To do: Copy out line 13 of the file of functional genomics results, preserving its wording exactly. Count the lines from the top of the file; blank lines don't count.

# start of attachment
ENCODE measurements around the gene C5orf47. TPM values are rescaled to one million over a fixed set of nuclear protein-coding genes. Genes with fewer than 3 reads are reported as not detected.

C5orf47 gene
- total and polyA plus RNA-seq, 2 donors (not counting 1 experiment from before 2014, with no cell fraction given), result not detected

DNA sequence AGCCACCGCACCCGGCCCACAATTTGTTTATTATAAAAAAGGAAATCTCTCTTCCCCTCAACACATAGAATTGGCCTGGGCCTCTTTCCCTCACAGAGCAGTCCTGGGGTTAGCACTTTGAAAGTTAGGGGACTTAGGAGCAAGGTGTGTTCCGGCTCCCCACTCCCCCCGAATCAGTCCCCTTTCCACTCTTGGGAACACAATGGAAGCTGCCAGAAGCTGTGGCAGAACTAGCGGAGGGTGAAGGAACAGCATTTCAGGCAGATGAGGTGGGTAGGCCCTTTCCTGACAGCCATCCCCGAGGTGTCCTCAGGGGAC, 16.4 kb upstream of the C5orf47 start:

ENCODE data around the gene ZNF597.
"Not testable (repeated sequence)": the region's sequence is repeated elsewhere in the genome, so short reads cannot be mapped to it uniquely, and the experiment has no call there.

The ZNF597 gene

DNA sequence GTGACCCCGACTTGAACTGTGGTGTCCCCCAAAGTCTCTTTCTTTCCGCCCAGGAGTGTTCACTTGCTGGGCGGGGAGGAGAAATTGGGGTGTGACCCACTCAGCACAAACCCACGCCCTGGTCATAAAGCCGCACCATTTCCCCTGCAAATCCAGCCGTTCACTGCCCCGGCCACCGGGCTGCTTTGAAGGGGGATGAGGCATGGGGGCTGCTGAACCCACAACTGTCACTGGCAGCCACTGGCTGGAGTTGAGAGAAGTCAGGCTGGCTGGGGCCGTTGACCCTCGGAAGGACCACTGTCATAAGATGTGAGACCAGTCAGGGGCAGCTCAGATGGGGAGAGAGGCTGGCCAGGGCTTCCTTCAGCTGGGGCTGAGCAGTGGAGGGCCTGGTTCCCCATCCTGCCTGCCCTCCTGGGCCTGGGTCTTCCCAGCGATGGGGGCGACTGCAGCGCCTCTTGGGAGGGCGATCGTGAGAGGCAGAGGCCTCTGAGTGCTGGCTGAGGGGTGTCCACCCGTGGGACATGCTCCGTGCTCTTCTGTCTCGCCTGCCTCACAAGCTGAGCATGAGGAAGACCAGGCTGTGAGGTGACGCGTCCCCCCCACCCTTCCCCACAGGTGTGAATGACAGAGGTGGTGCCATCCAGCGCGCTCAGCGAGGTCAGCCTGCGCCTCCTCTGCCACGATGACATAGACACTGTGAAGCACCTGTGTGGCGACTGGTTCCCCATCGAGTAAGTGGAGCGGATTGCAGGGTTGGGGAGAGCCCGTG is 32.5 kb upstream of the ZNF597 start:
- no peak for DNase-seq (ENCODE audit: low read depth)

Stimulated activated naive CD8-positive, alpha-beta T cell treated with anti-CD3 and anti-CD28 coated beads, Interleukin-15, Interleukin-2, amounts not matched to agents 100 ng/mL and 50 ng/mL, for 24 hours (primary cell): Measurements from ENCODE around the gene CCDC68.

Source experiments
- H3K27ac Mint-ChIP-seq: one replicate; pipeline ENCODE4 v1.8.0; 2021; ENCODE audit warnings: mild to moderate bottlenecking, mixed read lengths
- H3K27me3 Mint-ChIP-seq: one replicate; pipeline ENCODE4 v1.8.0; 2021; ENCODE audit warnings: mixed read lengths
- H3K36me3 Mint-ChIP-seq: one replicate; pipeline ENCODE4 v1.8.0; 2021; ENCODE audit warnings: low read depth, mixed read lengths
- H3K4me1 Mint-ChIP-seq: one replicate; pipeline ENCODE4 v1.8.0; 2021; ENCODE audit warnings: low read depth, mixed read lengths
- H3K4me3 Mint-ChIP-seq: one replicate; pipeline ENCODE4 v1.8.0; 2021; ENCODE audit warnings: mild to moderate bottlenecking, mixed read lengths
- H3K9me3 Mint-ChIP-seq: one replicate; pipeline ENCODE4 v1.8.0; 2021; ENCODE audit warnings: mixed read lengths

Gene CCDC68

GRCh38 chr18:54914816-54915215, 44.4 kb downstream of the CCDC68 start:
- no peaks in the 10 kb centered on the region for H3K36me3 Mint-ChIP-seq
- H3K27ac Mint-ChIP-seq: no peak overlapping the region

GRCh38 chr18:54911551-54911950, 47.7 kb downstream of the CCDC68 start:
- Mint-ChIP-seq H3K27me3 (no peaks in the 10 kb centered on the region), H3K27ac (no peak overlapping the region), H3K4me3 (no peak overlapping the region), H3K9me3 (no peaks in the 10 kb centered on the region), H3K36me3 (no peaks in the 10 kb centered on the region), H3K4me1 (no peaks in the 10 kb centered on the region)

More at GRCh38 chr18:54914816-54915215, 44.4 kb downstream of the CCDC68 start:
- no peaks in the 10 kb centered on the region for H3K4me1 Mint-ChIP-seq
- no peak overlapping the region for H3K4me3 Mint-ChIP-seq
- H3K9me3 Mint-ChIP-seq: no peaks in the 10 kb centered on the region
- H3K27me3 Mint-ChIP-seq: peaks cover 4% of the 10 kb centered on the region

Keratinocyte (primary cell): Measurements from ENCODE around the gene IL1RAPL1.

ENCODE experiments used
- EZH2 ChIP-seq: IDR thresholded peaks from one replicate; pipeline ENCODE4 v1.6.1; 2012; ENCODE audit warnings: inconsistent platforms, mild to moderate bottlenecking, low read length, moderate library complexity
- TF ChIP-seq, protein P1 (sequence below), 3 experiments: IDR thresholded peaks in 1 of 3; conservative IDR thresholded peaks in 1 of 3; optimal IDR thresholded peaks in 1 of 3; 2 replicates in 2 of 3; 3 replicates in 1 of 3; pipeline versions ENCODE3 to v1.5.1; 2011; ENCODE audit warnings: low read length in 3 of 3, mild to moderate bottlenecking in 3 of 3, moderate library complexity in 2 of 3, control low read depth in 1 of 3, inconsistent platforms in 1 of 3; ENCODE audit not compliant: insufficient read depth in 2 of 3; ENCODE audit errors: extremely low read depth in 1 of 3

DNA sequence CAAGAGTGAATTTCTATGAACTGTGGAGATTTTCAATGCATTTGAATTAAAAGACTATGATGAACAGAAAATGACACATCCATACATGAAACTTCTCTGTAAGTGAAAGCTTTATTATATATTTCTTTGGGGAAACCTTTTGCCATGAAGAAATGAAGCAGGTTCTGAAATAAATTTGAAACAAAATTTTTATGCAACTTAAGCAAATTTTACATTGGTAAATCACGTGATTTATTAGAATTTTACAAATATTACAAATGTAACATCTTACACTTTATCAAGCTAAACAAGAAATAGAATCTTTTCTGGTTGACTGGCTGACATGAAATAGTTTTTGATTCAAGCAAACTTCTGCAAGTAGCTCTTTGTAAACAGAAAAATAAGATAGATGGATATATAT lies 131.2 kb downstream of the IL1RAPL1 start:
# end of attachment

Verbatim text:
- H3K27me3 Mint-ChIP-seq: one replicate; pipeline ENCODE4 v1.8.0; 2021; ENCODE audit warnings: mixed read lengths